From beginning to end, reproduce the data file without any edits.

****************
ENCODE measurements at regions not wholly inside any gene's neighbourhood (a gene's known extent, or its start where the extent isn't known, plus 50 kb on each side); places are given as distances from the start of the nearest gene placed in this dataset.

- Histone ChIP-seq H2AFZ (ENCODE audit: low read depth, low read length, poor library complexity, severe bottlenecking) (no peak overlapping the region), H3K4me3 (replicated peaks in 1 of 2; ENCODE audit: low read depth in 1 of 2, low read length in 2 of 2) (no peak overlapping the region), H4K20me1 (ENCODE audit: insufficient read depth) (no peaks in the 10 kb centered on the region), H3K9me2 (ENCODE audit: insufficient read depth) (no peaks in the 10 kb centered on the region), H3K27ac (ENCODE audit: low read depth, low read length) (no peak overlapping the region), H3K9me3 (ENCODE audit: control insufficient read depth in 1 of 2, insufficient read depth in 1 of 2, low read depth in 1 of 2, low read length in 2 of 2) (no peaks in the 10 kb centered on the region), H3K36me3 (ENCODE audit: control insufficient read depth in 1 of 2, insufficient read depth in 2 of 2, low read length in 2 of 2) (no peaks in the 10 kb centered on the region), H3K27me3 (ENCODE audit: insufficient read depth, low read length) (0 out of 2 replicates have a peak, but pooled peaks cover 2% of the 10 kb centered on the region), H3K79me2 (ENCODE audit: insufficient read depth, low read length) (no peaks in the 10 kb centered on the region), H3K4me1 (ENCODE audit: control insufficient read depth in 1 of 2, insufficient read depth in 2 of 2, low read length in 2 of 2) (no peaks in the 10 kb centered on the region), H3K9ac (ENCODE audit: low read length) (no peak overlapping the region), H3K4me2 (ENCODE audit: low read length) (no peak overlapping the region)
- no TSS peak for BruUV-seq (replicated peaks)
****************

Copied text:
ENCODE measurements at regions not wholly inside any gene's neighbourhood (a gene's known extent, or its start where the extent isn't known, plus 50 kb on each side); places are given as distances from the start of the nearest gene placed in this dataset.

- Histone ChIP-seq H2AFZ (ENCODE audit: low read depth, low read length, poor library complexity, severe bottlenecking) (no peak overlapping the region), H3K4me3 (replicated peaks in 1 of 2; ENCODE audit: low read depth in 1 of 2, low read length in 2 of 2) (no peak overlapping the region), H4K20me1 (ENCODE audit: insufficient read depth) (no peaks in the 10 kb centered on the region), H3K9me2 (ENCODE audit: insufficient read depth) (no peaks in the 10 kb centered on the region), H3K27ac (ENCODE audit: low read depth, low read length) (no peak overlapping the region), H3K9me3 (ENCODE audit: control insufficient read depth in 1 of 2, insufficient read depth in 1 of 2, low read depth in 1 of 2, low read length in 2 of 2) (no peaks in the 10 kb centered on the region), H3K36me3 (ENCODE audit: control insufficient read depth in 1 of 2, insufficient read depth in 2 of 2, low read length in 2 of 2) (no peaks in the 10 kb centered on the region), H3K27me3 (ENCODE audit: insufficient read depth, low read length) (0 out of 2 replicates have a peak, but pooled peaks cover 2% of the 10 kb centered on the region), H3K79me2 (ENCODE audit: insufficient read depth, low read length) (no peaks in the 10 kb centered on the region), H3K4me1 (ENCODE audit: control insufficient read depth in 1 of 2, insufficient read depth in 2 of 2, low read length in 2 of 2) (no peaks in the 10 kb centered on the region), H3K9ac (ENCODE audit: low read length) (no peak overlapping the region), H3K4me2 (ENCODE audit: low read length) (no peak overlapping the region)
- no TSS peak for BruUV-seq (replicated peaks)